Score one conviction for domestic drones.
On January 14, North Dakota cattle rancher Rodney Brossart was sentenced to three years in prison (two and a half of which were suspended) for terrorizing police officers and resisting arrest.
The case gained national attention as Brossart is believed to be the first American to have been arrested with the aid of a drone operated by law enforcement.
Brossart was tracked and arrested by local law enforcement with the use of a federally owned aerial surveillance vehicle after holding the police at bay for over 16 hours.
Brossart’s run-in with law enforcement began after six cows found their way onto his property (about 3,000 acres near Lakota, North Dakota) and he refused to turn them over to officers. In fact, according to several sources, Brossart and a few family members ran police off his farm at the point of a gun.
Naturally, police weren’t pleased with Brossart’s brand of hospitality, so they returned with a warrant, with a SWAT team, and with a determination to apprehend Brossart and the cattle.
A standoff ensued and the Grand Forks police SWAT team made a call to a local Air Force base where they knew a Predator drone was deployed by the Department of Homeland Security. About three years before the Brossart incident, the police department had signed an agreement with DHS for the use of the drone.
No sooner did the call come in than the drone was airborne and Brossart’s precise location was pinpointed with laser-guided accuracy. The machine-gun toting SWAT officers rushed in, tased then arrested Brossart on various charges including terrorizing a sheriff, and the rest is history. Literally.
As the matter proceeds through the legal system, Bruce Quick, the lawyer representing Brossart, is decrying the “guerilla-like police tactics” used to track and capture his client, as well as the alleged violation of the Fourth Amendment’s protection against unwarranted searches and seizures.
While the police admittedly possessed an apparently valid search warrant, Quick asserts that no such judicial go-ahead was sought or obtained for the use of the Predator to track the suspect. Therein lies the constitutional rub.
In an interview with the press before the trial began, Quick claimed that the police exceeded their authority in several instances, especially when they decided to go around the Fourth Amendment and illegally search Brossart’s farm.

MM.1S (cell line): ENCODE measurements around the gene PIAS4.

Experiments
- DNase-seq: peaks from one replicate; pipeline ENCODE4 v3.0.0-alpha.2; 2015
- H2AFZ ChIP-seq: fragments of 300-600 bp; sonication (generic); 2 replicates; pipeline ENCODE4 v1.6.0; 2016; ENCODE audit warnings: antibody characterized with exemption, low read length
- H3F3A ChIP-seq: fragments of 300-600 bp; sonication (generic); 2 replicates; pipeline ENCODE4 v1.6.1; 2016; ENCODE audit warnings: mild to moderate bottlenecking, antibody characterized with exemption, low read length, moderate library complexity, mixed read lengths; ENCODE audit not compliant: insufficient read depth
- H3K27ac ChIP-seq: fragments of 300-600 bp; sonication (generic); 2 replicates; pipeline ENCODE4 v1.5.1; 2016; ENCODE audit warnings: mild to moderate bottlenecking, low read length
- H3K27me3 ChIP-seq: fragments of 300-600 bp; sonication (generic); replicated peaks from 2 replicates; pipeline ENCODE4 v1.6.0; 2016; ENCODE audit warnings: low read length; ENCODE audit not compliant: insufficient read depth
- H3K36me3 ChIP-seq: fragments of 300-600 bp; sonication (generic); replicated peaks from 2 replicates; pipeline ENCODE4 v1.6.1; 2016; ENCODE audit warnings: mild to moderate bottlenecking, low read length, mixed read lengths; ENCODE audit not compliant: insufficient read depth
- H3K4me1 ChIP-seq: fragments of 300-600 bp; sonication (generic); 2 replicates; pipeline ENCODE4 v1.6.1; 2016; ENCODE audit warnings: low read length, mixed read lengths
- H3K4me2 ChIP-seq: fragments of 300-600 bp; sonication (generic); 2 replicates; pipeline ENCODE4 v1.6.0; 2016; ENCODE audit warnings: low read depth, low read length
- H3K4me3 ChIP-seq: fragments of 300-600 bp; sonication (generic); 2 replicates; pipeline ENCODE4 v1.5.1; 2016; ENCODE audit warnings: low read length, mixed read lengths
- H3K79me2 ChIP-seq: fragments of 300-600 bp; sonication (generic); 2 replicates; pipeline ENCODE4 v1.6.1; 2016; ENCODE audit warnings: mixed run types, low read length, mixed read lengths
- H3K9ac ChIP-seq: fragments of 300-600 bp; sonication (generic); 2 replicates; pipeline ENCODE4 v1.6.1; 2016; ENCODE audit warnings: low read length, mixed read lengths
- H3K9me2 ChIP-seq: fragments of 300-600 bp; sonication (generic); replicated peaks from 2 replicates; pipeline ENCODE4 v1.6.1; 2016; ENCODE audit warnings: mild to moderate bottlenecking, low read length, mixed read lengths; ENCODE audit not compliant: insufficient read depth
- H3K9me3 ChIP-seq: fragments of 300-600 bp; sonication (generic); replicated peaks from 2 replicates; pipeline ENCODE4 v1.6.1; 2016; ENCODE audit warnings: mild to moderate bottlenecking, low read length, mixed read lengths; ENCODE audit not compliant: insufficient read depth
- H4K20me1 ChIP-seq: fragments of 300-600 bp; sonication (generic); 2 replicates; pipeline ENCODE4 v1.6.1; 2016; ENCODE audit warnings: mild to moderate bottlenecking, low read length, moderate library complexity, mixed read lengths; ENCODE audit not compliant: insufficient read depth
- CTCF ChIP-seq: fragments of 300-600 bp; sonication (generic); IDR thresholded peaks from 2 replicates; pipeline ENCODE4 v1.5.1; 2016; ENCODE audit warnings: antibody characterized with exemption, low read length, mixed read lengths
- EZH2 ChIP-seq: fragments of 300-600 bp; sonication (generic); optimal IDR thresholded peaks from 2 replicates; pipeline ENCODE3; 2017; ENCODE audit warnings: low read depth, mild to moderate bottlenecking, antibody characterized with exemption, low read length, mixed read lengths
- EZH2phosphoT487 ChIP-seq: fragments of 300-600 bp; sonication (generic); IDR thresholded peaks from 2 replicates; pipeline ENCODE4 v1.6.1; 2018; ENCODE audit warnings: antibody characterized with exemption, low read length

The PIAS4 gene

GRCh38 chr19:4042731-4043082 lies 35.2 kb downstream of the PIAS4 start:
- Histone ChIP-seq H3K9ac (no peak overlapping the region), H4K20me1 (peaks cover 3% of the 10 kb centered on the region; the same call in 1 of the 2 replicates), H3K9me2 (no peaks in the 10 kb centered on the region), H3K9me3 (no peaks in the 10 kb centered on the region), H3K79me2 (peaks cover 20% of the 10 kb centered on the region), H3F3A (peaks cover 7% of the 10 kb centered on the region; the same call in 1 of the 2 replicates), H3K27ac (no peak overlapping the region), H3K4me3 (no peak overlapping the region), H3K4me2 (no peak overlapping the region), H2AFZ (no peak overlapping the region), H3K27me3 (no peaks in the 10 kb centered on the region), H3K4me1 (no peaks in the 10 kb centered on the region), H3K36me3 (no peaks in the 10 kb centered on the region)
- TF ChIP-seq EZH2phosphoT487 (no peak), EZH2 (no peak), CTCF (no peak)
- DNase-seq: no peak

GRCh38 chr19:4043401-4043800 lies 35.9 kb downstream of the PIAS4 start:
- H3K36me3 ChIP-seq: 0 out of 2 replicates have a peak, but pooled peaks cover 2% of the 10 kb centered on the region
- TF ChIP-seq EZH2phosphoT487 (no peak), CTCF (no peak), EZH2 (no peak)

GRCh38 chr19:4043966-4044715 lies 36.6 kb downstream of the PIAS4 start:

"The whole thing is full of constitutional violations," he declared.
Quick went so far as to call the police’s use of the taser "tortuous" and something only slightly below “water-boarding."
For its part, the legal team representing Grand Forks successfully claimed that such extraordinary measures were necessary in light of Brossart’s armed resistance of arrest and his family’s wielding of “high-powered rifles” in his defense.
Furthermore, the drone was deployed only as a last ditch effort to peacefully end the nearly daylong deadlock, the state argued.
"Unmanned surveillance aircraft were not in use prior to or at the time Rodney Brossart is alleged to have committed the crimes with which he is charged," wrote state prosecutor Douglas Manbeck, as quoted by U.S. News.
As for the SWAT team's handling of the high-powered remote control surveillance aircraft, a spokesman for the unit told U.S. News that his men have "received training on the basic capabilities of the Predator" and that they follow very clear-cut guidelines for "when [they] can or cannot use a drone.”
U.S. Customs and Border Protection (CBP) — the law-enforcement agency created as a division of the Department of Homeland Security in 2003 — flew nearly 700 surveillance missions on behalf of other federal, as well as state and local, law-enforcement agencies from 2010 to 2012. These figures came from flight logs released recently in response to a Freedom of Information Act (FOIA) lawsuit filed by the Electronic Frontier Foundation (EFF), a civil-liberties group.